Energy-adaptive dsiplays and energy aware user interfaces that pioneered the notion of displays that adapt their energy consumption based on scope of user interest. As a result, the display battery life on mobile devices like cell phones and MP3 players improves two-fold to twenty-fold.
Heterogeneous (or ‘asymmetric’) multi-core architectures that design core diversity into chip multiprocessors (such as the recently announced dual-core and quad-core processors from Intel and AMD) to better match workload requirements to architectural efficiency. This design enables two-fold to ten-fold improvements in power, for the same performance, and creates a power-efficient processing foundation for compute platforms.
In addition, the project has also developed several new approaches for power measuring and monitoring, including Joulesort, energy scale down, energy-based statistical profiling, location-aware knowledge planes, as well as proxy-based environmental modeling.
Even though our work, when adopted, will have dramatic implications on the energy consumption of computing devices – from handhelds to datacentres, I believe we have only scratched the surface. We continue to work on several cutting-edge power management technologies that help improve energy consumption in future computing devices.
Have you started using your findings commercially? What kind of feedback have you received?
Many of these approaches are being considered for benchmarks in academia and industry. Our technical innovations have resulted in over 60 publications -- including an upcoming book on power management and several prestigious IEEE and ACM publications -- as well as more than 40 patents. Recently HP announced a new business to deliver the “Smart Data Centre” solution and a new “C-class blade” server, both with enterprise power management innovations developed by our work. It is noteworthy that PG&E in recognition for the energy savings and the environmental implications of this work is also offering HP customers rebates to buy these solutions.
You are covering a huge area of computing from small mobile devices to dense servers in data centres as it reflects on your job profile at the Hewlett Packard Research Labs? Could you tell us more about it.
We are currently working on an ambitious and important project within HP with the goal to design the next-generation computer fabric for future data centres. We are investigating some radical blade server architectures for better manageability and performance. In particular, in a paper that appeared in the prestigious International Symposium on Computer Architecture this year, we described an innovative new architecture that provides greater fault tolerance in the volume market. This is particularly important, considering that technology trends show that the number of faults in computing systems is likely to go up by orders of magnitude in the next few generations. Another recent paper showed the benefits of dedicating some cores to accelerating key operating system calls that do not require much context switching. We saw tremendous benefits in power efficiency, performance and security. Another recent paper explores the problems of how best to handle the problem of manipulating large unstructured data sets in storage for jobs such as search, finding malware or superimposing images. With collaborators from University of Virginia, we have explored trade-offs of using helper cores on a CPU versus a standalone accelerator.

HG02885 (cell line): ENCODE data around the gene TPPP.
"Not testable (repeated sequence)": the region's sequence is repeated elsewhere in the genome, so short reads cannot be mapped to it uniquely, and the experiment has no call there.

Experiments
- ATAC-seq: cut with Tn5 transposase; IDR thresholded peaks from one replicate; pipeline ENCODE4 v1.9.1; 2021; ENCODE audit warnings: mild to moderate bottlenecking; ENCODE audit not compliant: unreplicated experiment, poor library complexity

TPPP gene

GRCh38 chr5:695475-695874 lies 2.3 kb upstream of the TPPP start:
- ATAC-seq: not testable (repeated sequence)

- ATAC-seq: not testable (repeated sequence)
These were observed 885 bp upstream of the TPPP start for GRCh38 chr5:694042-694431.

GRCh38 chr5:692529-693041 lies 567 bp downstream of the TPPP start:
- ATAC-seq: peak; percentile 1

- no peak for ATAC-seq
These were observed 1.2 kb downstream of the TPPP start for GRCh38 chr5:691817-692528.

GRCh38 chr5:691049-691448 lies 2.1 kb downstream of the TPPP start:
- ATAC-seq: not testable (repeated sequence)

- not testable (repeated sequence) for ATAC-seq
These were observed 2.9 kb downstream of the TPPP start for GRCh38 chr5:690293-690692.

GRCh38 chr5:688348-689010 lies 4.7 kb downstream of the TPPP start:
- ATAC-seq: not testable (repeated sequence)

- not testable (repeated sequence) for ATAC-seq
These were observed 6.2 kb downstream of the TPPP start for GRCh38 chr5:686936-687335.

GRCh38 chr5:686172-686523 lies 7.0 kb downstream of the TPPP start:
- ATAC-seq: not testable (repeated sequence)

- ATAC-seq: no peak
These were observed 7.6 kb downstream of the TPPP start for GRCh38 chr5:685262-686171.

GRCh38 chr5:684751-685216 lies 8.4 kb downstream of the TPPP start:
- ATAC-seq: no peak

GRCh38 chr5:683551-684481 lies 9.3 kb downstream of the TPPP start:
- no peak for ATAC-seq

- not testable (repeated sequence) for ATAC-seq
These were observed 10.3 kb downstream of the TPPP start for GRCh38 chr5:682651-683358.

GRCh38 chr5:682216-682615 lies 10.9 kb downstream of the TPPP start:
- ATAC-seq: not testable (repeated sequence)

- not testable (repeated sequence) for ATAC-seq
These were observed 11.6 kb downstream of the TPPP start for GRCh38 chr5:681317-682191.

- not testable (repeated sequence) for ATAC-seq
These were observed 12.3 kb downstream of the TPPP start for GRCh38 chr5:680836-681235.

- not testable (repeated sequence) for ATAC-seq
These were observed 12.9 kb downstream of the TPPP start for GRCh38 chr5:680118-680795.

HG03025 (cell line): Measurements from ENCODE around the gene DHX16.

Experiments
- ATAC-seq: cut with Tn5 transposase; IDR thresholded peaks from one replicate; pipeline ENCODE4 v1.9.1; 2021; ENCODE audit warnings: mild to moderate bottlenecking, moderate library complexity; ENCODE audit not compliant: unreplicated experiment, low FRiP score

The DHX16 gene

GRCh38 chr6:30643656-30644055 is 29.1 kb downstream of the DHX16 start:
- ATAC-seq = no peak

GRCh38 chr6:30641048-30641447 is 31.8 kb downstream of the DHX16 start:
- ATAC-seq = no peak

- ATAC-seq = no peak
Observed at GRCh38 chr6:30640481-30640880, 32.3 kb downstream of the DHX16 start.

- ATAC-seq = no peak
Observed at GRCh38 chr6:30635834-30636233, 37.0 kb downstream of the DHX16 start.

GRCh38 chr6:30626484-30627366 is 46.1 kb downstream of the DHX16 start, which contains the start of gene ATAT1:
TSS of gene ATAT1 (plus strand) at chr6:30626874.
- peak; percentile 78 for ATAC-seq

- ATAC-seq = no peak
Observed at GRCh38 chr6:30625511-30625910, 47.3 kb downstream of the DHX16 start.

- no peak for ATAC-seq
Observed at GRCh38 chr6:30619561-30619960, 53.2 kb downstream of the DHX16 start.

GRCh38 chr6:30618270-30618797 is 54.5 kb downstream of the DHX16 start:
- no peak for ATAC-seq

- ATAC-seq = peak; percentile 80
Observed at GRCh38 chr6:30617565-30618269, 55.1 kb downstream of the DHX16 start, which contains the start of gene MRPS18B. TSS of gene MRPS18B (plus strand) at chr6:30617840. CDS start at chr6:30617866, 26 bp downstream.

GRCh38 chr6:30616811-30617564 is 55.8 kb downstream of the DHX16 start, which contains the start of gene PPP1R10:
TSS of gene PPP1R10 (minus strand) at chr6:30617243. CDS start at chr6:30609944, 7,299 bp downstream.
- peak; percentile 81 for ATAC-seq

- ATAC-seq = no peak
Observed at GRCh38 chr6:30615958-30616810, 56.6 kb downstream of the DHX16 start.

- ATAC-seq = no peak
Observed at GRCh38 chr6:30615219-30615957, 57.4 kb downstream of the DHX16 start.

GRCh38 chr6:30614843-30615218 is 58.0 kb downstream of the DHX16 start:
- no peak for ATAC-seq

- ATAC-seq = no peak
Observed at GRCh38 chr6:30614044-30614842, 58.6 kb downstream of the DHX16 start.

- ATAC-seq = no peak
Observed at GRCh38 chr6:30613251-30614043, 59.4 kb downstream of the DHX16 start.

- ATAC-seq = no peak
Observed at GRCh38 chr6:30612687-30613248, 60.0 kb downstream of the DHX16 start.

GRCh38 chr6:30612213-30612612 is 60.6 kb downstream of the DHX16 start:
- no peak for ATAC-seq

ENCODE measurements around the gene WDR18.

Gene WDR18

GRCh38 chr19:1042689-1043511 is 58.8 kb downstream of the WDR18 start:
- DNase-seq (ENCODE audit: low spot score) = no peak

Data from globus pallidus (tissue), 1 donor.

Keeping in view that India is a global player in the IT arena, do you have any India-centric projects?
My work tries to solve fundamental problems around energy-efficiency that affects each one of us. These problems do not have any boundaries of US versus India. For example, I am sure all of us in India would love to have longer battery lives for our cellphones just as much as anyone else! In the enterprise space, our work on power management for datacentres, if anything, is even more relevant for the power and heat constraints of emerging economies like India. Similarly environmental implications of our work must have global benefits.
I continue to be involved in numerous activities in India and am passionate about how NRIs in the US can contribute to various initiatives back home. I have founded and helped run several non-profit organizations. Back, when I was doing my Phd, I was very active with Friends of Young Minds, a non-profit organization that helped ship old computers to underprivileged children in India. I am active in the IIT alumni association (www.iit.org) and have been involved in setting up and running it besides funding come of their projects.
I firmly believe that if the alumni “gives-back” in whatever form, to its alma mater, growth and impact will be much higher. I try to visit India once a year and whenever I am there, I do my best to ‘guest-teach’ or give lectures on my work and technologies in the US. I also meet other young people to help with mentoring.